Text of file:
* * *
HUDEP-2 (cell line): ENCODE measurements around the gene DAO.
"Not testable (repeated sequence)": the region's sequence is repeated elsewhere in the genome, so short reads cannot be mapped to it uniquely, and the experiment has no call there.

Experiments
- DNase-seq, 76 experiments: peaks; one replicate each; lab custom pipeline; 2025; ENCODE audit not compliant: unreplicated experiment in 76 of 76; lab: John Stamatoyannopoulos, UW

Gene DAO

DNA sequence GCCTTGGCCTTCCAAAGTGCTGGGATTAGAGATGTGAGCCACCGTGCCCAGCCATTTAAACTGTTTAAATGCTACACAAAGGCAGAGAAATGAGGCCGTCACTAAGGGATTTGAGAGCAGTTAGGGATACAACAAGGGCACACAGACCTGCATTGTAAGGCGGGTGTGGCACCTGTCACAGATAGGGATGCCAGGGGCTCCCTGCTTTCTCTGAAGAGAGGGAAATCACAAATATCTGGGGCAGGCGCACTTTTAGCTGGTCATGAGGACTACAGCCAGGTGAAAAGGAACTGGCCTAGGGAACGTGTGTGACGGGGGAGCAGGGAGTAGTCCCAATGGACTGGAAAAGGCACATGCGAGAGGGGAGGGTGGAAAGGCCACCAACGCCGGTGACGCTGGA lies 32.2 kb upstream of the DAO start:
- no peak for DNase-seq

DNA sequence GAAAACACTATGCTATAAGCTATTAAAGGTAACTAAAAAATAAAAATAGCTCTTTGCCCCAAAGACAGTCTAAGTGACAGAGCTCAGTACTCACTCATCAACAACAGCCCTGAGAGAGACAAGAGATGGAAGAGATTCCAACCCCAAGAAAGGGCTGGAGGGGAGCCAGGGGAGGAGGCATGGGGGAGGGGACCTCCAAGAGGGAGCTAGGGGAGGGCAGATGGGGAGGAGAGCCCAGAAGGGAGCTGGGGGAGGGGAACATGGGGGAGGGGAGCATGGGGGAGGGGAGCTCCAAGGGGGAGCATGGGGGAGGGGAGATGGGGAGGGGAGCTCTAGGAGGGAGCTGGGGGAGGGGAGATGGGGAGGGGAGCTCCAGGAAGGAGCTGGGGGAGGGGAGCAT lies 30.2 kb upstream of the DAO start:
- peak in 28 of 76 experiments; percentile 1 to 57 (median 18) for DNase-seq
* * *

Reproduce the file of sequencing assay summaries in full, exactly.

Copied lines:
HUDEP-2 (cell line): ENCODE measurements around the gene DAO.
"Not testable (repeated sequence)": the region's sequence is repeated elsewhere in the genome, so short reads cannot be mapped to it uniquely, and the experiment has no call there.

Experiments
- DNase-seq, 76 experiments: peaks; one replicate each; lab custom pipeline; 2025; ENCODE audit not compliant: unreplicated experiment in 76 of 76; lab: John Stamatoyannopoulos, UW

Gene DAO

DNA sequence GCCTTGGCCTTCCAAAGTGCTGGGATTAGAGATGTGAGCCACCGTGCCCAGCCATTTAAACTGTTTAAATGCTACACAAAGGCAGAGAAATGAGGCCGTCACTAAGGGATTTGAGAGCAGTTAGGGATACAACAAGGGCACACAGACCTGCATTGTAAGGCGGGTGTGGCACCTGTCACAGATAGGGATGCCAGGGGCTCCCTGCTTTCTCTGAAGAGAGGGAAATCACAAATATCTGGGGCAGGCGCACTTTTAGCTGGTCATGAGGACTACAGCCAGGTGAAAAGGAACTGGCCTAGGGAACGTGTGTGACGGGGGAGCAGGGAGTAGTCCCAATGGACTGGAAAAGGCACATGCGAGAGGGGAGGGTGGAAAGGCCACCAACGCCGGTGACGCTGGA lies 32.2 kb upstream of the DAO start:
- no peak for DNase-seq

DNA sequence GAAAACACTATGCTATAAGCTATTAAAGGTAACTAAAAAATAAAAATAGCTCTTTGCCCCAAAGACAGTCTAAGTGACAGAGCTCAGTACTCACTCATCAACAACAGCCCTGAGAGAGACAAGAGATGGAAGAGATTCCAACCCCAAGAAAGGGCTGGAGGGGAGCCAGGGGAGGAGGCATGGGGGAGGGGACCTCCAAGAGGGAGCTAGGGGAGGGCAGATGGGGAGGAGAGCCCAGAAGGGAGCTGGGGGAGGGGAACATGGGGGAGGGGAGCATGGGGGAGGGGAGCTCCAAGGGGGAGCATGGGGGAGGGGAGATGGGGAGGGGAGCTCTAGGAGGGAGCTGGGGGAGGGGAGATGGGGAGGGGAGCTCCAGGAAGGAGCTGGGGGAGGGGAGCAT lies 30.2 kb upstream of the DAO start:
- peak in 28 of 76 experiments; percentile 1 to 57 (median 18) for DNase-seq